Claus John Renken, Jr., 84, husband, father, grandfather, great-grandfather, engineer, and ham radio enthusiast, checked in on the weather net for the final time on May 27, 2017. Each Friday evening for decades, John hosted ham radio enthusiasts on a world wide net, exchanging information about weather, crops, and life with friends spread across the thousands of miles, joined together by a love of technology and a curiosity about, well, everything.
John was a man of many passions, all enduring, but the most important was his devotion and love for Virginia, his wife of 61 years, who survives him. Along with his parents, he was preceded in death by a brother, Stephen (Dianne) and sister-in-law Shirley Renken. John is survived by brother Tim Renken, and sisters Anne Marshall of Columbia, Missouri, and Elizabeth (Terry) Boone, St. Louis, Missouri. He is also survived by daughters Julie (Blake) Hurst of Tarkio, Missouri, and Laura Renken (Mark Lampe) of St. Louis, Missouri, and grandchildren Lee (Ryan) Harms of Westboro, Ann (Matt) Schlueter of Tarkio, and Ben (Kenzie) of Kansas City, Missouri. John had six great-grandchildren, Aaron, Lizzie, and Josh Schlueter, Gabe and Abbie Harms, and Levi Hurst.
John graduated from the University of Missouri with a Masters degree in Electrical Engineering, served in the United States Navy, and began his professional career as a researcher in nuclear materials testing at the Argonne National Laboratories in the Chicago area. In 1970 the family returned to Jefferson City, Missouri, to be near their families and to pursue their dream of owning a farm. John worked as a television repairman and as a nuclear power specialist and auditor with the Missouri Public Service Commission. The couple eventually settled on farm near California, Missouri. John and Virginia planted an orchard on the farm, and for many years sold apples to loyal customers throughout central Missouri.
John was an accomplished musician, playing the clarinet and saxophone in orchestras, bands, and church groups for all of his life. He taught himself to play the violin in his seventies, and played the organ as well. He was always and everywhere surrounded by music.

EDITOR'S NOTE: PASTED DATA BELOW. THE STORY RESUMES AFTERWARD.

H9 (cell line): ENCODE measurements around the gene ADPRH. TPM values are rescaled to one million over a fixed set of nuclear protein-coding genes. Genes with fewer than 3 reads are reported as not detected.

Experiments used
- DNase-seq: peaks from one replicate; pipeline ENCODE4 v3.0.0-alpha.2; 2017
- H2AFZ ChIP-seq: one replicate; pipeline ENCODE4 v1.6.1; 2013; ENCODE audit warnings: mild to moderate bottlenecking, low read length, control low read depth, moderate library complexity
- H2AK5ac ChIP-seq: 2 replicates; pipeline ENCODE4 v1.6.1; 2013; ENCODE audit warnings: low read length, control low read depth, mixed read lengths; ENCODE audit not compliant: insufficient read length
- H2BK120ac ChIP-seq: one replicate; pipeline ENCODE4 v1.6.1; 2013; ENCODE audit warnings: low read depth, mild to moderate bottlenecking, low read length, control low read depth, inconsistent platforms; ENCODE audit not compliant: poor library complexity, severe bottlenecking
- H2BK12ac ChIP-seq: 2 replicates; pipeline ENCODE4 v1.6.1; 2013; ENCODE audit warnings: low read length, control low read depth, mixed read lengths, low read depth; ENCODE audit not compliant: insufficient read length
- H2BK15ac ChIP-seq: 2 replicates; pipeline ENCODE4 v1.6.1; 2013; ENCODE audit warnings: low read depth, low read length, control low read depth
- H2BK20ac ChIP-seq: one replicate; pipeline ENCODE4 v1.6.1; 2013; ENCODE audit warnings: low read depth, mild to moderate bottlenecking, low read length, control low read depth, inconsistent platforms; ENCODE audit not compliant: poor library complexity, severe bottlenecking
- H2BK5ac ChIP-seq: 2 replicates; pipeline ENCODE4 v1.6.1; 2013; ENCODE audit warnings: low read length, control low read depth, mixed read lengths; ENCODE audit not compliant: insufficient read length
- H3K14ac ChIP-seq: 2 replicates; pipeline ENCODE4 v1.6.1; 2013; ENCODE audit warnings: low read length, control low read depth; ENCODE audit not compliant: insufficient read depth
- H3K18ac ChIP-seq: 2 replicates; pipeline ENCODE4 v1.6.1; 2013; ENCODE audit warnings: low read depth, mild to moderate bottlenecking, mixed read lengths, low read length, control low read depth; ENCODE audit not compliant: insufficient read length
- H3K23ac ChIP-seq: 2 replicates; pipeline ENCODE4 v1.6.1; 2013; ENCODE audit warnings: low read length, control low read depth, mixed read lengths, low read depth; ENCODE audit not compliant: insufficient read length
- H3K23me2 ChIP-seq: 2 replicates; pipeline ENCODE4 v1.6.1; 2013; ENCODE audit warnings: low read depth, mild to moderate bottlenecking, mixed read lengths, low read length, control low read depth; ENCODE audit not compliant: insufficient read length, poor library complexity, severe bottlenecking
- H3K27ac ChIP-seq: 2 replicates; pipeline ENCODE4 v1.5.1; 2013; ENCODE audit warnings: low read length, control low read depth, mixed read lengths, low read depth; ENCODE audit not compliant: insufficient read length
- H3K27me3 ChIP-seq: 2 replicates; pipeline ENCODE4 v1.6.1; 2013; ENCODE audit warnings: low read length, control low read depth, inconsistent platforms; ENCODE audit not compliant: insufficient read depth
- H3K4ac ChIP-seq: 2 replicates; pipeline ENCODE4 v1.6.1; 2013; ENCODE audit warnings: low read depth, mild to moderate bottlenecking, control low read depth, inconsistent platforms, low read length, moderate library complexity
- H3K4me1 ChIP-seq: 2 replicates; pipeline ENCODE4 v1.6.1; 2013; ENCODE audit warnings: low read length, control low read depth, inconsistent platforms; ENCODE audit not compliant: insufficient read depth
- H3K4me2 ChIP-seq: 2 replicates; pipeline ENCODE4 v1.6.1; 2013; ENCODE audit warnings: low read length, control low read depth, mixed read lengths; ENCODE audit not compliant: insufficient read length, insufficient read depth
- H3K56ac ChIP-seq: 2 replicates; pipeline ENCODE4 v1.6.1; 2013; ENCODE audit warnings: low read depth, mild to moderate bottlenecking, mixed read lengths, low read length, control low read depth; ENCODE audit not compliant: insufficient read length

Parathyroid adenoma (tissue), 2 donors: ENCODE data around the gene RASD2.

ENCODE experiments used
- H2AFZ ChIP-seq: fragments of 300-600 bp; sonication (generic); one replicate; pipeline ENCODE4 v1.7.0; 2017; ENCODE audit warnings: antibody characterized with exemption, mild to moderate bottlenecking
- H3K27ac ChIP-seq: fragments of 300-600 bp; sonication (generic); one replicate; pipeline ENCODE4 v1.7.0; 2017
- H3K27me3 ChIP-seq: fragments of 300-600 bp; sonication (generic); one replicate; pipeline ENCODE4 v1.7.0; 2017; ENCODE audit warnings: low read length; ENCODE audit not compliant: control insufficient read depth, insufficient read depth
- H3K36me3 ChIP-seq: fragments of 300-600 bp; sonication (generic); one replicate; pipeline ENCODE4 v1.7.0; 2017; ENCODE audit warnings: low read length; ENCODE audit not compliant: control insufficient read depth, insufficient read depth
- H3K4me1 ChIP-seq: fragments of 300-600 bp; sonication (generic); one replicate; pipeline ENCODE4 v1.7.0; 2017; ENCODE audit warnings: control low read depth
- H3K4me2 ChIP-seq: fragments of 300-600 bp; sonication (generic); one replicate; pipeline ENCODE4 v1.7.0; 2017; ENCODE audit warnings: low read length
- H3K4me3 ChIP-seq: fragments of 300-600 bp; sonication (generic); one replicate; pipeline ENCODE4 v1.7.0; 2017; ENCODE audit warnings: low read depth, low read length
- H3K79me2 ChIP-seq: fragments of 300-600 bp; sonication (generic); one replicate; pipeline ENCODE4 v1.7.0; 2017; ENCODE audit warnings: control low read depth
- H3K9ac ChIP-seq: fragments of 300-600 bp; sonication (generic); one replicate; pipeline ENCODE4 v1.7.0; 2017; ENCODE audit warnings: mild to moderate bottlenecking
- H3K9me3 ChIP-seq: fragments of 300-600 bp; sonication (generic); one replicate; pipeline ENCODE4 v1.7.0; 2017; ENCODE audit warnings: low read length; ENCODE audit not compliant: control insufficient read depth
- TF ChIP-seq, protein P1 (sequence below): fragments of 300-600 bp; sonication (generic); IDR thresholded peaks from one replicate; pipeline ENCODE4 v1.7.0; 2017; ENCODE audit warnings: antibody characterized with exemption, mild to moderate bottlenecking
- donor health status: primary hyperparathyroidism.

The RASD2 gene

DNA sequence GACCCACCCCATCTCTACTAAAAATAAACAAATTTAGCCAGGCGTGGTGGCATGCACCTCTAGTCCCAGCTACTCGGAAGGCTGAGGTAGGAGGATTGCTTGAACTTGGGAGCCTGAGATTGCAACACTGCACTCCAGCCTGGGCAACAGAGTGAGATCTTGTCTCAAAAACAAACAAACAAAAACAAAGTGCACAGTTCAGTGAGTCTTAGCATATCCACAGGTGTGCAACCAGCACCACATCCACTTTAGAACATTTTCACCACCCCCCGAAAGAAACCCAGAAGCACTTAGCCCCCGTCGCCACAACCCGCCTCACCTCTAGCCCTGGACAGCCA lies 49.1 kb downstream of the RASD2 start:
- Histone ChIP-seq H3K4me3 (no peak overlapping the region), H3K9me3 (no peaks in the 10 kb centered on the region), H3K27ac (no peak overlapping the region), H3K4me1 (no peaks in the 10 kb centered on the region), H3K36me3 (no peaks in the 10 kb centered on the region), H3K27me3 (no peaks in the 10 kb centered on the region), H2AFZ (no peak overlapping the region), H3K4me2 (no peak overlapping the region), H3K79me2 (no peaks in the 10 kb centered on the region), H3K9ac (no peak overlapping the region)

He was also interested in astronomy, converting a former dairy barn on his farm to an observatory, a feature not often found on farms in Moniteau County. He was an avid gardener, loved raising cattle, and was devoted to soil conservation on his farm.
John was always busy with a project. Repairing barns, remodeling his and Virginia’s farm home, building fence, or designing a new and improved antenna to boost his radio reception all occupied his time and considerable energies. His projects always had several things in common: they paid little attention to style or to convention, but they were built to last. Through tornadoes, earthquakes, or any other imaginable catastrophe, natural or man-made, his family fully expects that the works of Johnny will survive.
John was sometimes wrong, but never in doubt. He was devoted to Virginia, caring for “Ginger” when time and age reversed their roles, and he was a faithful and loving husband, father, and grandfather. He had little use for babies, but infinite patience for children, especially curious children. He followed current events not at all, had no respect for any politician, and kept up with news in Germany and soap operas in Mexico in order to practice his German and his Spanish. He had a deep and abiding faith in God, of the Lutheran persuasion, and he has left us for a far better place. May he rest in peace.
Graveside services were held Tuesday, May 30, 2017, at Center Grove Cemetery, Westboro, conducted by Rev. Glenn Scott.
Memorials may be directed to St. Paul’s Lutheran Church, California, Missouri, or Lake Area Community Orchestra, Lake of the Ozarks, Missouri.
Online obituaries and condolences at Services were under the direction of Davis Funeral Home, Tarkio.